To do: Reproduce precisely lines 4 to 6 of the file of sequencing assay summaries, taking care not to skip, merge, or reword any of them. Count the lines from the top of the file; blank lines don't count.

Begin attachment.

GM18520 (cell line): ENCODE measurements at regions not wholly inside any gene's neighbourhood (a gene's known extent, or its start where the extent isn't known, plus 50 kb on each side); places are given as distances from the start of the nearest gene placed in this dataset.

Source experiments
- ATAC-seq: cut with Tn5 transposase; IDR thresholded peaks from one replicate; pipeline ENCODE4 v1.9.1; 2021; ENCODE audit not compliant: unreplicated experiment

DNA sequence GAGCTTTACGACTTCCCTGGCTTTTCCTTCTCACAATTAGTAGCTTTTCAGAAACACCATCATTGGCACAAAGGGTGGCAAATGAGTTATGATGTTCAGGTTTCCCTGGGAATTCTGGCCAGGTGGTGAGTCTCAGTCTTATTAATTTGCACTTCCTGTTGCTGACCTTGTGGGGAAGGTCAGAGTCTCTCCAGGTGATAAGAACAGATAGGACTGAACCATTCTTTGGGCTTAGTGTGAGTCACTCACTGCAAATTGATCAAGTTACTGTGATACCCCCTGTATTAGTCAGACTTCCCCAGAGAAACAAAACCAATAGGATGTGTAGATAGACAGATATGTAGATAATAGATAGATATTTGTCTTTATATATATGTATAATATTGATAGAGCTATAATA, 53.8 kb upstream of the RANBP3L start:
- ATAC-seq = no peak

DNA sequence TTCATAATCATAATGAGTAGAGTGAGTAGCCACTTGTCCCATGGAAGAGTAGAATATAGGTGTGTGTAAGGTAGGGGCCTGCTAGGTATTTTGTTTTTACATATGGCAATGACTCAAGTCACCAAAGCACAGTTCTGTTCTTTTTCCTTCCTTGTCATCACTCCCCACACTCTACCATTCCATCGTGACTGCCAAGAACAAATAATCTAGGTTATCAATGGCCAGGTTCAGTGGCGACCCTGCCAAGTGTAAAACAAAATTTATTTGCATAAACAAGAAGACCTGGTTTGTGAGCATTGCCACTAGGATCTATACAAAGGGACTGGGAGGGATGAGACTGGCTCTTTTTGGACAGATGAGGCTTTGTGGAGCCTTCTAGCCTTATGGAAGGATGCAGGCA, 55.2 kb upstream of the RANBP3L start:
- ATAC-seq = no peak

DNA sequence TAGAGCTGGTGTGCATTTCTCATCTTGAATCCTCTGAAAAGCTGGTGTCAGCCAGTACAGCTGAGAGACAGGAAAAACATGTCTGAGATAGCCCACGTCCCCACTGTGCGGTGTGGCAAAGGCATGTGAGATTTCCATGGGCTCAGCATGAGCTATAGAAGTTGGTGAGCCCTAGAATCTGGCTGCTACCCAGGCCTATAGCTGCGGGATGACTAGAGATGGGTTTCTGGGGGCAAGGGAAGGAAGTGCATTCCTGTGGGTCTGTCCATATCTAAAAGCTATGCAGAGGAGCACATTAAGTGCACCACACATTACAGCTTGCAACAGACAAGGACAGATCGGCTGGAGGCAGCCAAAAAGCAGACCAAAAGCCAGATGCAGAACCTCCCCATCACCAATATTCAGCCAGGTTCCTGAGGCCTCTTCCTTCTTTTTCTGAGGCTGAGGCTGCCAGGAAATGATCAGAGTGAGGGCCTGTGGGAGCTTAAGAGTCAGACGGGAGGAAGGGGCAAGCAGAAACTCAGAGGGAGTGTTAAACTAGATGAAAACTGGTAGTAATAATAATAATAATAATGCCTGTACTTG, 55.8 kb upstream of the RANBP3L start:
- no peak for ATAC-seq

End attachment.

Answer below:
DNA sequence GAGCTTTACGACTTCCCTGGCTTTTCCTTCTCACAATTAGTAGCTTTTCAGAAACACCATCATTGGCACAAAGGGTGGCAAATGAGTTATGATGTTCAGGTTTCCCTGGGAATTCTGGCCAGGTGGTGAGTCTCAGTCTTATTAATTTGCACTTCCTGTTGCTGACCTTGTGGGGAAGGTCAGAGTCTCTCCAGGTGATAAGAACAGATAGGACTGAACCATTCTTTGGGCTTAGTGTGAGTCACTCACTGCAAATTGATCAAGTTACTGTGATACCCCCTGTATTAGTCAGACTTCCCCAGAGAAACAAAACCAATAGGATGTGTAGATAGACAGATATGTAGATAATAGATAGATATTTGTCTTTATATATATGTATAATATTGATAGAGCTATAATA, 53.8 kb upstream of the RANBP3L start:
- ATAC-seq = no peak

DNA sequence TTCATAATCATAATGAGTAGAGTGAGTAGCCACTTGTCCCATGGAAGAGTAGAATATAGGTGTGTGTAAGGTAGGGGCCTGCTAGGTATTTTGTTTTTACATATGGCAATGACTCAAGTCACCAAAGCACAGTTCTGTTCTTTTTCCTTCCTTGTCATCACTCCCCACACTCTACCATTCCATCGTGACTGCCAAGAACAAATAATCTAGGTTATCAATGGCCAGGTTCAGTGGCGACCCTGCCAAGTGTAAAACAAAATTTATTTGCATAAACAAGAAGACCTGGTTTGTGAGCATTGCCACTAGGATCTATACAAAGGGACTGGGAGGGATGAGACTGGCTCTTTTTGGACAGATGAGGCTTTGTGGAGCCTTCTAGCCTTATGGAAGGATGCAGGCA, 55.2 kb upstream of the RANBP3L start: